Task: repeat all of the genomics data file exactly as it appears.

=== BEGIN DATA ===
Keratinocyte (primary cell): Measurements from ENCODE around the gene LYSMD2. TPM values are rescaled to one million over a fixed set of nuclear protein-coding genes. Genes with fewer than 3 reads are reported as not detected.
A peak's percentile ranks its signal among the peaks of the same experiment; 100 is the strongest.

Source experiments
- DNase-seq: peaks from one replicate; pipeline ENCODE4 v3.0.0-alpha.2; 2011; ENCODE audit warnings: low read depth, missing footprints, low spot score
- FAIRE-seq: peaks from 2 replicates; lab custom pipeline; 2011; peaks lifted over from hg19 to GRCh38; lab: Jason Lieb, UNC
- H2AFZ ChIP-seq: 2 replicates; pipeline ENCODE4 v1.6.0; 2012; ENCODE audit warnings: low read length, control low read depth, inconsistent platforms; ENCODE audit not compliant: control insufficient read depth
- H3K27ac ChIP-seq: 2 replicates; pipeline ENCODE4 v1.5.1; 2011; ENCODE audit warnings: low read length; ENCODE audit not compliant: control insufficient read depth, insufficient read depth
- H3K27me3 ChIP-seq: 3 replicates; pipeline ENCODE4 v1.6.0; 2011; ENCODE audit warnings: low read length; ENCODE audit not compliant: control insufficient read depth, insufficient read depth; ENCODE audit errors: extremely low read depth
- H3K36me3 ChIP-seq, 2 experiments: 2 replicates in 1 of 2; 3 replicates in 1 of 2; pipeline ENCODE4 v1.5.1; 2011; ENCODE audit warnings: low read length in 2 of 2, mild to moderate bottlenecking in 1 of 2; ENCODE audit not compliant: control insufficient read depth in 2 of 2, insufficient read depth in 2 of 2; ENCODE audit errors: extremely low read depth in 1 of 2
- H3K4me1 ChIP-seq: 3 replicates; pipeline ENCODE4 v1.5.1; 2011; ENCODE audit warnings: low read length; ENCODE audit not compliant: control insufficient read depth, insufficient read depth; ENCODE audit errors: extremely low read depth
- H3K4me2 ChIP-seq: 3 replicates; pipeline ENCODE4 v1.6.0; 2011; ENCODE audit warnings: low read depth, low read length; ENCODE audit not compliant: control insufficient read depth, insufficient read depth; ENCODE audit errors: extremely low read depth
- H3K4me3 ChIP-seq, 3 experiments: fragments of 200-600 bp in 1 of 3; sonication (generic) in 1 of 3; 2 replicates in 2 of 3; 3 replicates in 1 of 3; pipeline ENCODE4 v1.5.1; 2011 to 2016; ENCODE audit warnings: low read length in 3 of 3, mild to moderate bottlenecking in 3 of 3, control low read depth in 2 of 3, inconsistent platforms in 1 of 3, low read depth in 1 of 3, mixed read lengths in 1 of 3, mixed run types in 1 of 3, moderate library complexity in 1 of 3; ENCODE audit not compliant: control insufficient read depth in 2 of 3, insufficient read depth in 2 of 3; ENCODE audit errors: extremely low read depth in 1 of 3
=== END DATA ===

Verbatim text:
Keratinocyte (primary cell): Measurements from ENCODE around the gene LYSMD2. TPM values are rescaled to one million over a fixed set of nuclear protein-coding genes. Genes with fewer than 3 reads are reported as not detected.
A peak's percentile ranks its signal among the peaks of the same experiment; 100 is the strongest.

Source experiments
- DNase-seq: peaks from one replicate; pipeline ENCODE4 v3.0.0-alpha.2; 2011; ENCODE audit warnings: low read depth, missing footprints, low spot score
- FAIRE-seq: peaks from 2 replicates; lab custom pipeline; 2011; peaks lifted over from hg19 to GRCh38; lab: Jason Lieb, UNC
- H2AFZ ChIP-seq: 2 replicates; pipeline ENCODE4 v1.6.0; 2012; ENCODE audit warnings: low read length, control low read depth, inconsistent platforms; ENCODE audit not compliant: control insufficient read depth
- H3K27ac ChIP-seq: 2 replicates; pipeline ENCODE4 v1.5.1; 2011; ENCODE audit warnings: low read length; ENCODE audit not compliant: control insufficient read depth, insufficient read depth
- H3K27me3 ChIP-seq: 3 replicates; pipeline ENCODE4 v1.6.0; 2011; ENCODE audit warnings: low read length; ENCODE audit not compliant: control insufficient read depth, insufficient read depth; ENCODE audit errors: extremely low read depth
- H3K36me3 ChIP-seq, 2 experiments: 2 replicates in 1 of 2; 3 replicates in 1 of 2; pipeline ENCODE4 v1.5.1; 2011; ENCODE audit warnings: low read length in 2 of 2, mild to moderate bottlenecking in 1 of 2; ENCODE audit not compliant: control insufficient read depth in 2 of 2, insufficient read depth in 2 of 2; ENCODE audit errors: extremely low read depth in 1 of 2
- H3K4me1 ChIP-seq: 3 replicates; pipeline ENCODE4 v1.5.1; 2011; ENCODE audit warnings: low read length; ENCODE audit not compliant: control insufficient read depth, insufficient read depth; ENCODE audit errors: extremely low read depth
- H3K4me2 ChIP-seq: 3 replicates; pipeline ENCODE4 v1.6.0; 2011; ENCODE audit warnings: low read depth, low read length; ENCODE audit not compliant: control insufficient read depth, insufficient read depth; ENCODE audit errors: extremely low read depth
- H3K4me3 ChIP-seq, 3 experiments: fragments of 200-600 bp in 1 of 3; sonication (generic) in 1 of 3; 2 replicates in 2 of 3; 3 replicates in 1 of 3; pipeline ENCODE4 v1.5.1; 2011 to 2016; ENCODE audit warnings: low read length in 3 of 3, mild to moderate bottlenecking in 3 of 3, control low read depth in 2 of 3, inconsistent platforms in 1 of 3, low read depth in 1 of 3, mixed read lengths in 1 of 3, mixed run types in 1 of 3, moderate library complexity in 1 of 3; ENCODE audit not compliant: control insufficient read depth in 2 of 3, insufficient read depth in 2 of 3; ENCODE audit errors: extremely low read depth in 1 of 3